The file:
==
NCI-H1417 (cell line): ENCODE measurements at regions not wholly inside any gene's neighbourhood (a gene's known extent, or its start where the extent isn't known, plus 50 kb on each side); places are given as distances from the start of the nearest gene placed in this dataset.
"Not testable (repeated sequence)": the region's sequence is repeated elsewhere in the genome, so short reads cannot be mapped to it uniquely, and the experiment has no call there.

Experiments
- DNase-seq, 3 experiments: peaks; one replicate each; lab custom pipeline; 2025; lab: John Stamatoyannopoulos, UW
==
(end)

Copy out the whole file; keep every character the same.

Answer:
NCI-H1417 (cell line): ENCODE measurements at regions not wholly inside any gene's neighbourhood (a gene's known extent, or its start where the extent isn't known, plus 50 kb on each side); places are given as distances from the start of the nearest gene placed in this dataset.
"Not testable (repeated sequence)": the region's sequence is repeated elsewhere in the genome, so short reads cannot be mapped to it uniquely, and the experiment has no call there.

Experiments
- DNase-seq, 3 experiments: peaks; one replicate each; lab custom pipeline; 2025; lab: John Stamatoyannopoulos, UW